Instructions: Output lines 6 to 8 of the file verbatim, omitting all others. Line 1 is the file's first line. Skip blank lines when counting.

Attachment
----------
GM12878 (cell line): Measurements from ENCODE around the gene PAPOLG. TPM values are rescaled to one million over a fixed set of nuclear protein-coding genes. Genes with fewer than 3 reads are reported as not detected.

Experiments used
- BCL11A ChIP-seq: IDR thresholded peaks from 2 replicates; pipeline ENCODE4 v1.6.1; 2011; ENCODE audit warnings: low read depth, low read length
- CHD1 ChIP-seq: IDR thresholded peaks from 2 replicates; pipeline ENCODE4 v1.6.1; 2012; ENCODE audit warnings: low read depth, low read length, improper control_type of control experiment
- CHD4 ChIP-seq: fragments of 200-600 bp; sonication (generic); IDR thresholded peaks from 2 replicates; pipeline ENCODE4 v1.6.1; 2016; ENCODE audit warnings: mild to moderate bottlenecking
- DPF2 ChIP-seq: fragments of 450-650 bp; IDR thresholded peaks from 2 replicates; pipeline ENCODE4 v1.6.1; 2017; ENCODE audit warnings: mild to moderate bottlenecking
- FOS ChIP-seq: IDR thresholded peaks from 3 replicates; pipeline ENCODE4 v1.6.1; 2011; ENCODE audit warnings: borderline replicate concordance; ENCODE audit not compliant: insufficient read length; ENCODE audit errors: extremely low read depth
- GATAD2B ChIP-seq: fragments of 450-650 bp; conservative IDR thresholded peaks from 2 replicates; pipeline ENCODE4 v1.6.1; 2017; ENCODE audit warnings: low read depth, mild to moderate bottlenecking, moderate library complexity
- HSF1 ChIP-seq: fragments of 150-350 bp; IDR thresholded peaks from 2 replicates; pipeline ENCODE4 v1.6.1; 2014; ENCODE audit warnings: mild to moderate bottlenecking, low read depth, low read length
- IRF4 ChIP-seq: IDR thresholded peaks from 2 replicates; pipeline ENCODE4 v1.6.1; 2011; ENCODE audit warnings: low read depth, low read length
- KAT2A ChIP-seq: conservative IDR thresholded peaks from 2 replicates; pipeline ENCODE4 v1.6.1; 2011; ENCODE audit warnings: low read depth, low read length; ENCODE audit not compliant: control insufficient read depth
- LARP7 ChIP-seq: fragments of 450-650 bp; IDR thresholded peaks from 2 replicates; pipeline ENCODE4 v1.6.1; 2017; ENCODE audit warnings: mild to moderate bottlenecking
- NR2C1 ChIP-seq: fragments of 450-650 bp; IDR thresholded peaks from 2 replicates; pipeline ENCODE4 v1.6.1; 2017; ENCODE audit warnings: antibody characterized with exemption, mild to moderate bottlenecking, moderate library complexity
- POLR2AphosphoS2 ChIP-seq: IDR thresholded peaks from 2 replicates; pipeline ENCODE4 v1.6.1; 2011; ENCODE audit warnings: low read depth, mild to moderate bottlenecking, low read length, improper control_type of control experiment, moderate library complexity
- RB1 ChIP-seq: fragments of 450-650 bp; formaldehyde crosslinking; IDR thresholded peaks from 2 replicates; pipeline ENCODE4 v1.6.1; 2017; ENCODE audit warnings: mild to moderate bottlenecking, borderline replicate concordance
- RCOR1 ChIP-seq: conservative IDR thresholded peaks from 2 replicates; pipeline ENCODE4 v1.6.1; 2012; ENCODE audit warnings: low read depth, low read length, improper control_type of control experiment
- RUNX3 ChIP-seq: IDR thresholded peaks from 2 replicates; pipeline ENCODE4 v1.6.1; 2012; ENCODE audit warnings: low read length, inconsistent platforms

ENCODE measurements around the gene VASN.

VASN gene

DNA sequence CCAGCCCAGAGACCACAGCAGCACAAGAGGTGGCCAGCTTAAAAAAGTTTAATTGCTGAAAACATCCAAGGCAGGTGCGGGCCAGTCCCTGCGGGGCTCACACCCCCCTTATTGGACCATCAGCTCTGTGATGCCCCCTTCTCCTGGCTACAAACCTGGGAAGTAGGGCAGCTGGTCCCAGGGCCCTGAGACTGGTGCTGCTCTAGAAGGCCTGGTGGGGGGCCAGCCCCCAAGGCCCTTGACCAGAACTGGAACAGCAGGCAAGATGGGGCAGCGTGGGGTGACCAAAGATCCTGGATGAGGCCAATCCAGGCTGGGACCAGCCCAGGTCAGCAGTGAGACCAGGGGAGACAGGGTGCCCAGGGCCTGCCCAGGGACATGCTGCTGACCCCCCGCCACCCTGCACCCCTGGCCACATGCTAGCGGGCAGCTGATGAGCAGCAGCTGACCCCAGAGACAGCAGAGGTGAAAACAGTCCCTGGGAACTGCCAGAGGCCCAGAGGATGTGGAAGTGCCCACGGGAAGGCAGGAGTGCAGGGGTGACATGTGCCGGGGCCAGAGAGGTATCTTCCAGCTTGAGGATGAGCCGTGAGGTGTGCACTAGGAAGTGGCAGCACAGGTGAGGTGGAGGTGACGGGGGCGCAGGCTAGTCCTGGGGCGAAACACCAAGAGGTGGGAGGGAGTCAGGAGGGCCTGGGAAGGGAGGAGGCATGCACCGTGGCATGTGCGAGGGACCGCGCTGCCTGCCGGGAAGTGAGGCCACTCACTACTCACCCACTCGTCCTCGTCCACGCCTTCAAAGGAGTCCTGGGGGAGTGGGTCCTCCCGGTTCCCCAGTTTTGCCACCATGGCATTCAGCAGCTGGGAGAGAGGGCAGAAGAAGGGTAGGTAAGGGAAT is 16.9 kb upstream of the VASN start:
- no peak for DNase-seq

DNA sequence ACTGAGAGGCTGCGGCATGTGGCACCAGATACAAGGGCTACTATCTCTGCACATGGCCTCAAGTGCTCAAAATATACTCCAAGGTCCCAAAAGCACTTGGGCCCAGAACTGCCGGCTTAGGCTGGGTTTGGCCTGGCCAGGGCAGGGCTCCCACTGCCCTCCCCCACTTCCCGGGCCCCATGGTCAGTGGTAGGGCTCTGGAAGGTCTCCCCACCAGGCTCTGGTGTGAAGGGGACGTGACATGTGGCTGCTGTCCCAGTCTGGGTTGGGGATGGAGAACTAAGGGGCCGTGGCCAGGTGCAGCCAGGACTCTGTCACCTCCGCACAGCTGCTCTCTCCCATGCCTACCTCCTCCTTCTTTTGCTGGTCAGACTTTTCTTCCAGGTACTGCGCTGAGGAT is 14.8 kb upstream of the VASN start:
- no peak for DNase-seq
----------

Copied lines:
- DPF2 ChIP-seq: fragments of 450-650 bp; IDR thresholded peaks from 2 replicates; pipeline ENCODE4 v1.6.1; 2017; ENCODE audit warnings: mild to moderate bottlenecking
- FOS ChIP-seq: IDR thresholded peaks from 3 replicates; pipeline ENCODE4 v1.6.1; 2011; ENCODE audit warnings: borderline replicate concordance; ENCODE audit not compliant: insufficient read length; ENCODE audit errors: extremely low read depth
- GATAD2B ChIP-seq: fragments of 450-650 bp; conservative IDR thresholded peaks from 2 replicates; pipeline ENCODE4 v1.6.1; 2017; ENCODE audit warnings: low read depth, mild to moderate bottlenecking, moderate library complexity